The MIT Museum Technology Collection preserves objects documenting the intellectual, educational, and social-cultural-political history of MIT. MIT’s role in the history of modern technology is shown through tools from slide rules to stroboscopes, thermometers to telephones, and cathode-ray tubes to computers.

This collection is particularly strong in mid 20th-century electromechanical devices, scientific instruments, and other objects representing research in which the faculty, students, and staff of MIT and its affiliates have distinguished themselves. In addition to approximately 6,000 objects, the Science and Technology Collection includes documents, photographs, drawings, prints, films, videos, and audiotapes.

Collection Highlights

Professor Harold E. Edgerton Digital Collection

The Edgerton Digital Collections (EDC) project is an ambitious and collaborative publishing venture, documenting the history of science and technology. This project also celebrates the spirit of a great pioneer, Harold “Doc” Edgerton, inventor and professor emeritus at MIT. A digital archive provides the first online access to Edgerton’s research notebooks held by MIT, constituting the material record of an extraordinary man who shaped public perception about science and technology.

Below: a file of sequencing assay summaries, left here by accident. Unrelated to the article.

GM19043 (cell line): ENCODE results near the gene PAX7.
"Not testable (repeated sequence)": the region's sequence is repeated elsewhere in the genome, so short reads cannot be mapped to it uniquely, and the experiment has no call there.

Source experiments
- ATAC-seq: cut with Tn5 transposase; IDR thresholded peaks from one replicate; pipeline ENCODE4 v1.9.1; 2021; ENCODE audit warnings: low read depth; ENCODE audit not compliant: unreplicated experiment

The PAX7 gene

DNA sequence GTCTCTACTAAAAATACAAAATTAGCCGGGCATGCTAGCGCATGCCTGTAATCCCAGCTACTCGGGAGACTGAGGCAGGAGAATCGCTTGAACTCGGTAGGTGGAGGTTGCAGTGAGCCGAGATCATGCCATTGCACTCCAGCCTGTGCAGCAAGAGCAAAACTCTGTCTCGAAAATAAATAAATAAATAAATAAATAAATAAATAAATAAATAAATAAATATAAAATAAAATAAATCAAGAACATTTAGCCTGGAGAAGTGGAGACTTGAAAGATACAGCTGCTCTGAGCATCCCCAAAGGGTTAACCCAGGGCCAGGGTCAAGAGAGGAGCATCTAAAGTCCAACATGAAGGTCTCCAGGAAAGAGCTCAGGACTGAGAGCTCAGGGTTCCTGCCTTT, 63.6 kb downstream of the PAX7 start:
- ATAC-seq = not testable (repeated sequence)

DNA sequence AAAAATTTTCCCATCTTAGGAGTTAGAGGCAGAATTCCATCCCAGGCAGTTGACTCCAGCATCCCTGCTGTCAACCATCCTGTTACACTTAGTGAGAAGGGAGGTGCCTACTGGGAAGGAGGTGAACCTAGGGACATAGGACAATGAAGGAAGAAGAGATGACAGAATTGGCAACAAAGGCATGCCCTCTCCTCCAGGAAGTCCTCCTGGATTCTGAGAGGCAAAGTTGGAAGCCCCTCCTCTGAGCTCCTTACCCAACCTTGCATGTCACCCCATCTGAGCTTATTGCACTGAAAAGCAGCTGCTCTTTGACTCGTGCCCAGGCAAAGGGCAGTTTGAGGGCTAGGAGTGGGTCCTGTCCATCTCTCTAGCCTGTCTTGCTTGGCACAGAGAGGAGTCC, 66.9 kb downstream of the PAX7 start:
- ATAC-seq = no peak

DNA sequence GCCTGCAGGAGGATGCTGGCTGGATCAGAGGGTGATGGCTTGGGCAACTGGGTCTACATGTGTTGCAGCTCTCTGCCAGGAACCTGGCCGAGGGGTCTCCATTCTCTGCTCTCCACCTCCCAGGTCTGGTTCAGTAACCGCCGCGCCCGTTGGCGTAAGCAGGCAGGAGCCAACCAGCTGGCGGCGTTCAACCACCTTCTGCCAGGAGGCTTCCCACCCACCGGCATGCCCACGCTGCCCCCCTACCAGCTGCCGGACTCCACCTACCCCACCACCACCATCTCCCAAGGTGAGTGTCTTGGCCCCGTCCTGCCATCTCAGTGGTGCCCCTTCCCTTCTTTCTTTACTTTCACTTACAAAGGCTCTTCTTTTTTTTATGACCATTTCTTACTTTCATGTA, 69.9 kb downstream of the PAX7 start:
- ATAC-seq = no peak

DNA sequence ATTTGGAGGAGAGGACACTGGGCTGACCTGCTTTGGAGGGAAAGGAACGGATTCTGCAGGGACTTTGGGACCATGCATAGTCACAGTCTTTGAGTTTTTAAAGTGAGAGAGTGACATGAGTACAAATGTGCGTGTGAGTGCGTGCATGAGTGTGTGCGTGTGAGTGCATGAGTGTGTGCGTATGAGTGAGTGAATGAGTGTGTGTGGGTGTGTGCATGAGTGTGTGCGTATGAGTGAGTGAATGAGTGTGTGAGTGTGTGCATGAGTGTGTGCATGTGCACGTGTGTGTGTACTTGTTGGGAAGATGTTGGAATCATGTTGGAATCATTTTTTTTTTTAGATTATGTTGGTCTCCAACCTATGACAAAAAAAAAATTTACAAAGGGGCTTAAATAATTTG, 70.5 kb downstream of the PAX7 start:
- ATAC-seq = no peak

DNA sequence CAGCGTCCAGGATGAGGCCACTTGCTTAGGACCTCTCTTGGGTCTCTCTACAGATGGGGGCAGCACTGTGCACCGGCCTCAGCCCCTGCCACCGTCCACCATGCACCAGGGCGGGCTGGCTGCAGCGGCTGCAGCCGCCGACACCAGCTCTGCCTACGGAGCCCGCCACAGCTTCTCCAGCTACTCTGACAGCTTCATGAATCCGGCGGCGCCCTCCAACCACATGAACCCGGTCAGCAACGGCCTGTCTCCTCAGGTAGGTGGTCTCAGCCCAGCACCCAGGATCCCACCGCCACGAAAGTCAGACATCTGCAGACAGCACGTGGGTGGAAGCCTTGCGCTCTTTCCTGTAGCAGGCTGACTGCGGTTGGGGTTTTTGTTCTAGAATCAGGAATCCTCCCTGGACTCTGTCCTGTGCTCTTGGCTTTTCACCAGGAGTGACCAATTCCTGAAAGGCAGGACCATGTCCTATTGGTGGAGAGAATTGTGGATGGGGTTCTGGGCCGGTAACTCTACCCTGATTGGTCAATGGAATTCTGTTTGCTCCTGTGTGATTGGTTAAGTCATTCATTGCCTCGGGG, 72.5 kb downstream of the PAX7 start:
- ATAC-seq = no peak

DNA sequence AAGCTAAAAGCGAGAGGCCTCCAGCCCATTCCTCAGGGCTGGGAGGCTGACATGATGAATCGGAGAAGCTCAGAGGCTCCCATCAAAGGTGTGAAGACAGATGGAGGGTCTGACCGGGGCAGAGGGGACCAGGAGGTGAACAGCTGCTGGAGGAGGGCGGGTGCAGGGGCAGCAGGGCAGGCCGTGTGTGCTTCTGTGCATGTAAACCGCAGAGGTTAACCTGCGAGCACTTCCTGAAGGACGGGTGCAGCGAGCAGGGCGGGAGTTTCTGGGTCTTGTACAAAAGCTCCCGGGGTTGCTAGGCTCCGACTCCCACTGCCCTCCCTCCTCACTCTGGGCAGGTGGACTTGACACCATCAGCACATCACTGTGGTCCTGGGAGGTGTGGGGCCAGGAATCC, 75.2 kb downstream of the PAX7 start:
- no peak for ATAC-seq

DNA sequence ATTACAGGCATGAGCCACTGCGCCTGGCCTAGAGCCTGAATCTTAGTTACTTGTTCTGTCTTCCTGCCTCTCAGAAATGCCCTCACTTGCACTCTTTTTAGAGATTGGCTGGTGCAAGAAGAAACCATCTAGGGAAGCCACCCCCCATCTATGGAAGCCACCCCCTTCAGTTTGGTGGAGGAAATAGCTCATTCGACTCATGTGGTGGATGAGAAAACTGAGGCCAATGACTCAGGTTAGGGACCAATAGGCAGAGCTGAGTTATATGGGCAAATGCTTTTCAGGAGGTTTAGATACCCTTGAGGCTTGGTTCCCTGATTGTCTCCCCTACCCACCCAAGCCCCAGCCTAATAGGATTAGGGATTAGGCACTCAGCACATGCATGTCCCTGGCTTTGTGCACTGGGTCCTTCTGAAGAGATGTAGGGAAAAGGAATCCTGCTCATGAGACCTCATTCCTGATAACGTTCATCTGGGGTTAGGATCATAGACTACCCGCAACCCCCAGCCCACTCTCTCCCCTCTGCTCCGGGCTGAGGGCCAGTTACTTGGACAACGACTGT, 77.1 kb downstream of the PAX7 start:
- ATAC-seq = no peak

MIT Radiation Laboratory Negative Collection

This collection documents the history of the nation’s second largest R&D project during World War II and the early history of American radar technology.

Keuffel & Esser Company Slide Rule Collection

The MIT Museum is home to one of the largest publicly accessible collections of this vital and iconic scientific instrument.

MIT Aeronautical and Aerospace Collections

The largest university-based collections of aeronautical and aerospace objects include the Charles Stark Draper Laboratory Collection documenting the pioneering work of the MIT Instrumentation Laboratory in the field of inertial guidance and navigation.

MIT Robotics Collection

The world’s first artificial intelligence (AI) research group began at MIT in 1959. Today, the Computer Science and AI Lab, CSAIL, is the largest laboratory on campus. The MIT Robotics Collection contains archives and objects related to the development of robotics and the history of CSAIL.

Polaroid Historical Collection

Cameras, prototypes, photographs, notes, and more comprise the museum’s Polaroid collection, documenting the history of the Polaroid Corporation, started by Cambridge scientist and inventor Edwin Land in small brick buildings just around the corner from the MIT Museum.

Pictured: Spacewar!—Interactive Display Conceived in 1961 by Martin Graetz, Stephen Russell, and Wayne Wiitanen; realized on the PDP-1 in 1962 by Stephen Russell, Peter Samson, Daniel Edwards, and Martin Graetz, together with Alan Kotok, Steve Piner, and Robert A. Saunders; Spacewar! Java applet by Barry Silverman, Brian Silverman, and Vadim Gerasimov.